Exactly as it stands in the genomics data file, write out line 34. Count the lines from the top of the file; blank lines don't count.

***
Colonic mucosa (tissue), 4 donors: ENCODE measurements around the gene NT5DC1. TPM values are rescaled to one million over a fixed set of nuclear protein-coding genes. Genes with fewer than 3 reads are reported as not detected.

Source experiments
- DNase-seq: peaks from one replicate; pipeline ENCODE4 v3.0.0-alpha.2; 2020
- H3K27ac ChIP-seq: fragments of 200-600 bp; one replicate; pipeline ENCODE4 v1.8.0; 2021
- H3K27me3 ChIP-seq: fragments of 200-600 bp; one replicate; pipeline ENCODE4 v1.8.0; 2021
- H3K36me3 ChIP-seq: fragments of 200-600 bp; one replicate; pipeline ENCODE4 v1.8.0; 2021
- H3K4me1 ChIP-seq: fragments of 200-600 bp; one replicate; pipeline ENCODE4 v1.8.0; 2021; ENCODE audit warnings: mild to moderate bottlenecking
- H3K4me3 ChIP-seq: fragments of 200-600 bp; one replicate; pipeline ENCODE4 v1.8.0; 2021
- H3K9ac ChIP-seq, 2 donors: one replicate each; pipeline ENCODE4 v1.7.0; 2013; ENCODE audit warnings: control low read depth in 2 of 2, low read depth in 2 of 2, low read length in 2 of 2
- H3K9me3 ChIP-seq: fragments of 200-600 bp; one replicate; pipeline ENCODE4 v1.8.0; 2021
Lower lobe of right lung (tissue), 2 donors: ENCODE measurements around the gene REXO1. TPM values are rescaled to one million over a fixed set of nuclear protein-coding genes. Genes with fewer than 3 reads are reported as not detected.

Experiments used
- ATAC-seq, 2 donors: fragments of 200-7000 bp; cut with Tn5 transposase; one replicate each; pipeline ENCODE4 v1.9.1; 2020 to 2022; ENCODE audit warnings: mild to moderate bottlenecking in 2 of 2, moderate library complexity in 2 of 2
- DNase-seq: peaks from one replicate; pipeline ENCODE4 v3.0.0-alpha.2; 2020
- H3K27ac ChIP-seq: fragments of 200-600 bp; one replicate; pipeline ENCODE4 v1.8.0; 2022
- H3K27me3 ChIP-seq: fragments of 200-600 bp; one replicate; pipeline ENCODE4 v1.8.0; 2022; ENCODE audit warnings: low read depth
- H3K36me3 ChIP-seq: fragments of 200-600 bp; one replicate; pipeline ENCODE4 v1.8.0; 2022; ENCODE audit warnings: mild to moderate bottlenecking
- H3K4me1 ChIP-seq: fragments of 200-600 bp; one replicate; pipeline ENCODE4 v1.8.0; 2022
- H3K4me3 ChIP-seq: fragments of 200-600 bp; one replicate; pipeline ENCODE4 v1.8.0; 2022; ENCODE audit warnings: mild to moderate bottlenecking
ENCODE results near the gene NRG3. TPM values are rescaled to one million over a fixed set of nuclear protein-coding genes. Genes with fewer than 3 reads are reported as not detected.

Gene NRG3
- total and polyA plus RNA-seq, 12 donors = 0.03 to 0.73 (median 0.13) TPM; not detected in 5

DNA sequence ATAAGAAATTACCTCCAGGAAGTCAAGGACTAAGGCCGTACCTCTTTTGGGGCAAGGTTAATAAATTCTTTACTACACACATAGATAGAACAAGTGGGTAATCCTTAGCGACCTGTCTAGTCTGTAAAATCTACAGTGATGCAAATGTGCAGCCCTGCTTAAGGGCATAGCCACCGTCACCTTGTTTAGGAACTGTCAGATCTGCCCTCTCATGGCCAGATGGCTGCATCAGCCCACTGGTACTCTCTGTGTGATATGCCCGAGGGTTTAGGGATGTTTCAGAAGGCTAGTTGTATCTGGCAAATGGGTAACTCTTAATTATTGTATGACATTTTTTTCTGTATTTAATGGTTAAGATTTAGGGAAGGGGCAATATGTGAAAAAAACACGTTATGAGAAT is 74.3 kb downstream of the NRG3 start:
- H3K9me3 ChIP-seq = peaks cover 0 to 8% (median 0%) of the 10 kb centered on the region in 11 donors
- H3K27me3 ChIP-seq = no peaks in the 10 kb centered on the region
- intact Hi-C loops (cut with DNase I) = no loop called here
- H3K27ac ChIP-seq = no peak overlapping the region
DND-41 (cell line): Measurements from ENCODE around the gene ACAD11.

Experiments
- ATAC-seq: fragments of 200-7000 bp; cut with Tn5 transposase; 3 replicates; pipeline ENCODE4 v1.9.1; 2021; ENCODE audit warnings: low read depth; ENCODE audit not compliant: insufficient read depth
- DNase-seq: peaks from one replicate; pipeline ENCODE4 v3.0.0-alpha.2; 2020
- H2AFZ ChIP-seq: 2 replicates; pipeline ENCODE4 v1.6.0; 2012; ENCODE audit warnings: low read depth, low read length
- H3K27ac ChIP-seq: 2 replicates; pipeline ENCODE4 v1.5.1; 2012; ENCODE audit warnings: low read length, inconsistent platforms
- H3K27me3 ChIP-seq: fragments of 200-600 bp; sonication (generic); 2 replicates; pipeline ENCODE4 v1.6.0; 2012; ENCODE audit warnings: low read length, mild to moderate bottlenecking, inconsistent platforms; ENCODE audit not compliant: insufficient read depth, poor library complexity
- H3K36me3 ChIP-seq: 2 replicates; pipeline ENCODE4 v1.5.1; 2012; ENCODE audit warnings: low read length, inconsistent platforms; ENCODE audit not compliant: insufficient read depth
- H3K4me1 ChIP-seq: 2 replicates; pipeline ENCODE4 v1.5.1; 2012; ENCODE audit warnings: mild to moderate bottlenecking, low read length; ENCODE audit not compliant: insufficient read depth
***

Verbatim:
- H3K27me3 ChIP-seq: fragments of 200-600 bp; sonication (generic); 2 replicates; pipeline ENCODE4 v1.6.0; 2012; ENCODE audit warnings: low read length, mild to moderate bottlenecking, inconsistent platforms; ENCODE audit not compliant: insufficient read depth, poor library complexity